Metallica’s 2003 album “St. Anger” remains a legendary and divisive release that left an indelible mark on the band’s discography. The circumstances surrounding its creation were tumultuous, as the members of Metallica were grappling with internal conflicts and personal demons. This internal turmoil seeped into the album’s sonic landscape, resulting in a departure from the band’s signature sound and a daring exploration of nu metal influences. With the omission of guitar solos and the deliberate embrace of a raw production style, “St. Anger” challenged the expectations of fans and critics alike.
The album’s unconventional approach and unfiltered expression elicited a wide range of reactions from Metallica’s dedicated fanbase. Some listeners found themselves perplexed, unable to reconcile the album’s sonic departure with their preconceived notions of what a Metallica record should sound like. Others felt a profound sense of disappointment and even outrage, decrying the absence of guitar solos and criticizing the controversial snare sound that permeated the entire album.
Amidst the mixed reception, however, there were moments of unexpected support and validation for the band. In a revealing interview on the “Talk is Jericho” podcast, the album’s producer, Bob Rock, shared uplifting anecdotes that shed light on the reception of “St. Anger” within the music community. Rock recounted two remarkable encounters that helped counterbalance the overwhelming criticism.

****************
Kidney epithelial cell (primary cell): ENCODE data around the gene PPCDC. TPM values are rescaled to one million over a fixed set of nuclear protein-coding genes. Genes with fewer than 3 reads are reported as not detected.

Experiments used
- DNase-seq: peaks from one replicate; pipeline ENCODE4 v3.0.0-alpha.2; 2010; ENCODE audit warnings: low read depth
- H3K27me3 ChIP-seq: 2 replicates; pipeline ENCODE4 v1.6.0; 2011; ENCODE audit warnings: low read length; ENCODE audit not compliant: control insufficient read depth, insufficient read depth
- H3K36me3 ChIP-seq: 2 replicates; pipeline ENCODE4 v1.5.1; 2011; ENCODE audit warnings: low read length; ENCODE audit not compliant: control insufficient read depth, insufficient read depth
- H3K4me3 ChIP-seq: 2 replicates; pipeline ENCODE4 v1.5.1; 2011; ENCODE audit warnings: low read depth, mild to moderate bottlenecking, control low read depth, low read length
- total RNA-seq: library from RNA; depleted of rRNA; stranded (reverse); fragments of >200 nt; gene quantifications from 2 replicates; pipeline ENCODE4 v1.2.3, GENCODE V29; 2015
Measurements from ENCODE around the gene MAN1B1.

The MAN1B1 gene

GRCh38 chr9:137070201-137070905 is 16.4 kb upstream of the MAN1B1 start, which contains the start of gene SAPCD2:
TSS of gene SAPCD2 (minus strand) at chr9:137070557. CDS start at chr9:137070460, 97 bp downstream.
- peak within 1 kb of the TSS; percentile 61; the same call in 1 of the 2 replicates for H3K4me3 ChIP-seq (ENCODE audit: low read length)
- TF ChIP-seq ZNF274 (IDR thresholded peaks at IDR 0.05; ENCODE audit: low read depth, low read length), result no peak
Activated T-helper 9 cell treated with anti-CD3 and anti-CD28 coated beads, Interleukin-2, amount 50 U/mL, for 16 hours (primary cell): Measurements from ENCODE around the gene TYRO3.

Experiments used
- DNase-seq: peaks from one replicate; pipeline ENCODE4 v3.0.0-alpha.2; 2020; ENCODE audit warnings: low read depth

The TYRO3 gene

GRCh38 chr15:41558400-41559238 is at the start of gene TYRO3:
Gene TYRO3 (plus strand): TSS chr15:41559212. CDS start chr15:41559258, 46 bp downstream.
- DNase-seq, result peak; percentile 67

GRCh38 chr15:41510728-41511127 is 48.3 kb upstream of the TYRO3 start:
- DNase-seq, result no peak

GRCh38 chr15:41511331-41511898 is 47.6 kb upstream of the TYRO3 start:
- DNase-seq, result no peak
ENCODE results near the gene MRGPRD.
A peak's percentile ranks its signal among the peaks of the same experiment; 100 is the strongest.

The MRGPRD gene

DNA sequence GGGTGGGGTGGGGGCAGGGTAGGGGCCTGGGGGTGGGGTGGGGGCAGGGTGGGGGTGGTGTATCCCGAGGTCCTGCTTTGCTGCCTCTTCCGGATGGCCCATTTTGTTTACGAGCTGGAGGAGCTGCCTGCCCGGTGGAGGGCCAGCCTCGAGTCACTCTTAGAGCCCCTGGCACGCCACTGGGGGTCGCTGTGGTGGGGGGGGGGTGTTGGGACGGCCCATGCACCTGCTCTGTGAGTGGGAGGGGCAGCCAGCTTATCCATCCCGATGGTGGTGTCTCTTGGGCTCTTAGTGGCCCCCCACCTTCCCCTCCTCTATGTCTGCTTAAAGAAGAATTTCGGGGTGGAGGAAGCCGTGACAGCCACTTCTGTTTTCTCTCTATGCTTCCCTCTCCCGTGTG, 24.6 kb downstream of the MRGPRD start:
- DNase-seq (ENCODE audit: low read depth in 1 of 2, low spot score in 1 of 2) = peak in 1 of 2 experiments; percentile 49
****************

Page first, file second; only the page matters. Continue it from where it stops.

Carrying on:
The first occurred at the iconic Sunset Marquis in Los Angeles, where Rock found himself face-to-face with none other than the legendary Jimmy Page, renowned guitarist and founding member of Led Zeppelin. In an act of sincere admiration, Page approached Rock and expressed his appreciation for the bold and daring nature of “St. Anger.” This unexpected endorsement from one of rock’s most revered figures provided Rock with a profound sense of reassurance and affirmation.
“Jimmy Page — not to drop names, but he’s kind of a friend — he was at the Sunset Marquis [in Los Angeles]. He was sitting, eating breakfast on the other side of the pool. And somebody walked by and said, ‘I’m here seeing Bob Rock.’ Jimmy said, ‘Oh, Bob’s here?’ He came over and talked to me, which blew my mind, coming from Winnipeg — that Jimmy Page even knows my name, you know? And he said, ‘By the way, I love ‘St. Anger’. It’s a great album.’”
Another significant validation came from the talented and influential musician Jack White. During a screening of the captivating documentary “It Might Get Loud” in Toronto, White seized the opportunity to personally approach Rock and offer his praise for “St. Anger.” White, known for his work with The White Stripes and as a solo artist, lauded the album as an exceptional and remarkable piece of art. This acknowledgment from an artist who had redefined the boundaries of rock music further bolstered Rock’s confidence in the album’s artistic merits. In other news, Johnny Depp also partied with Metallica in the past.
“I happened to be in Toronto [at the premiere of the film and Jack] came up to me from across the room, and he says, ‘By the way, I love ‘St. Anger’. It’s an amazing album.’ And [then] he left.”